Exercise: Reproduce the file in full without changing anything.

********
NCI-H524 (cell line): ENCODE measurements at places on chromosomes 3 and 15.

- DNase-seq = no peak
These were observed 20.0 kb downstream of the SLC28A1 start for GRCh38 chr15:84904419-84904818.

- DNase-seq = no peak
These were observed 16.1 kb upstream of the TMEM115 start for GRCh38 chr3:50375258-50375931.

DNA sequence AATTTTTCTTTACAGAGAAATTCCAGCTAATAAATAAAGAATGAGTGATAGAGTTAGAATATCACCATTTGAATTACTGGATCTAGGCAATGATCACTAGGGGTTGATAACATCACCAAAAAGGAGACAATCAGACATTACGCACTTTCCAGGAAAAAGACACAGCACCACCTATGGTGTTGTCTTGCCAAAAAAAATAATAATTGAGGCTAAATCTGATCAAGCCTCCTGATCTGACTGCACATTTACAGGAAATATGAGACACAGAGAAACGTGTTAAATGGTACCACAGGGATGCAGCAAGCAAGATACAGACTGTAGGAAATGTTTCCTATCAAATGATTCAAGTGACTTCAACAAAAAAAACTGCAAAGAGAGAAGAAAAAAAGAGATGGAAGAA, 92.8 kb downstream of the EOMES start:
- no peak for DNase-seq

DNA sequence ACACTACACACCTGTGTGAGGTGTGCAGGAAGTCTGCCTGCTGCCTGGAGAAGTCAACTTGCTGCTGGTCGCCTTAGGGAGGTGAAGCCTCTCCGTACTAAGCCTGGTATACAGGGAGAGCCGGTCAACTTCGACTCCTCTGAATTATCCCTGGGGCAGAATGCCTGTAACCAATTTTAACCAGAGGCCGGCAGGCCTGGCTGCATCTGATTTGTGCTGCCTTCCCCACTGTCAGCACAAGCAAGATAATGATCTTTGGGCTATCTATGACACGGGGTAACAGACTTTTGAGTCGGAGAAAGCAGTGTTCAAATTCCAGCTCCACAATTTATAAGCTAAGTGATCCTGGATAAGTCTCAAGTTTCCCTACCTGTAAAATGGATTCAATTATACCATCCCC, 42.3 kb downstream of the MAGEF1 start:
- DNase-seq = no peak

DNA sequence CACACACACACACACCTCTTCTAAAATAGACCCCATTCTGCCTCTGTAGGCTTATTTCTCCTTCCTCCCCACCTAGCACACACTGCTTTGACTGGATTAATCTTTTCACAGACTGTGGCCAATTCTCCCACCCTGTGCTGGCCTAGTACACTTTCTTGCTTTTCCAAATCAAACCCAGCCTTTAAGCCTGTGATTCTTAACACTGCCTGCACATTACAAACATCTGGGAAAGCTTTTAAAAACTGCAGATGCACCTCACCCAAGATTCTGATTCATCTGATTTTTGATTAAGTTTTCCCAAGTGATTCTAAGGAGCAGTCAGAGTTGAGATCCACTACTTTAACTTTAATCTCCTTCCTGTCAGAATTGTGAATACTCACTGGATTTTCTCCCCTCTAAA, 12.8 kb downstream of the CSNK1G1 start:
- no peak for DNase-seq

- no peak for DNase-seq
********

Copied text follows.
NCI-H524 (cell line): ENCODE measurements at places on chromosomes 3 and 15.

- DNase-seq = no peak
These were observed 20.0 kb downstream of the SLC28A1 start for GRCh38 chr15:84904419-84904818.

- DNase-seq = no peak
These were observed 16.1 kb upstream of the TMEM115 start for GRCh38 chr3:50375258-50375931.

DNA sequence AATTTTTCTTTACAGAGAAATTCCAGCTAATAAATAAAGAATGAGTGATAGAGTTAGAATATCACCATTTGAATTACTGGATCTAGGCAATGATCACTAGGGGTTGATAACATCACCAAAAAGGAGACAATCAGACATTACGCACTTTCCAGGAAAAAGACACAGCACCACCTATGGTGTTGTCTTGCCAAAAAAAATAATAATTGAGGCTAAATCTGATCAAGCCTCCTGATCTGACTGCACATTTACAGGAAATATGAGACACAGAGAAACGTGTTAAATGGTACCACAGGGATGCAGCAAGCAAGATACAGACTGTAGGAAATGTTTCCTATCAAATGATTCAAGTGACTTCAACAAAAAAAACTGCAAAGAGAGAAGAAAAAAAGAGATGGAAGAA, 92.8 kb downstream of the EOMES start:
- no peak for DNase-seq

DNA sequence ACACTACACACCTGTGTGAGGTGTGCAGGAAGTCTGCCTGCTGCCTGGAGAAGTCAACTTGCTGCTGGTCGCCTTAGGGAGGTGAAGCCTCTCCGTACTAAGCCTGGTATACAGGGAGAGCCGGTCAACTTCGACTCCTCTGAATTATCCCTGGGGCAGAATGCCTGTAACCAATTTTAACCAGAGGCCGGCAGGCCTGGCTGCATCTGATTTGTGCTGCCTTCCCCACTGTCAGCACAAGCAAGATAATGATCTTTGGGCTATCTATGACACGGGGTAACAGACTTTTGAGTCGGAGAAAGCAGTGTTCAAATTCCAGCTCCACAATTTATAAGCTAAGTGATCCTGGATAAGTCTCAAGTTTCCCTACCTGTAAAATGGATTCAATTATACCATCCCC, 42.3 kb downstream of the MAGEF1 start:
- DNase-seq = no peak

DNA sequence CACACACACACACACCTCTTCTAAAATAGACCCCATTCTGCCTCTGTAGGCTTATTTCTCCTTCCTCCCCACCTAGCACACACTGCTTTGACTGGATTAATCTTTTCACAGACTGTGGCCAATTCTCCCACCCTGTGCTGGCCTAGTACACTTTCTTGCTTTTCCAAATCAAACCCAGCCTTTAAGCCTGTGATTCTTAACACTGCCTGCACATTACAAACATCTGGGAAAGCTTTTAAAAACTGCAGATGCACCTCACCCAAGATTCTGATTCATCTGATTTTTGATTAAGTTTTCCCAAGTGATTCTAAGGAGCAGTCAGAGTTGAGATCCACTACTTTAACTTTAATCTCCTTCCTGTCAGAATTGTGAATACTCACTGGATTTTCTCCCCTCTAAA, 12.8 kb downstream of the CSNK1G1 start:
- no peak for DNase-seq

- no peak for DNase-seq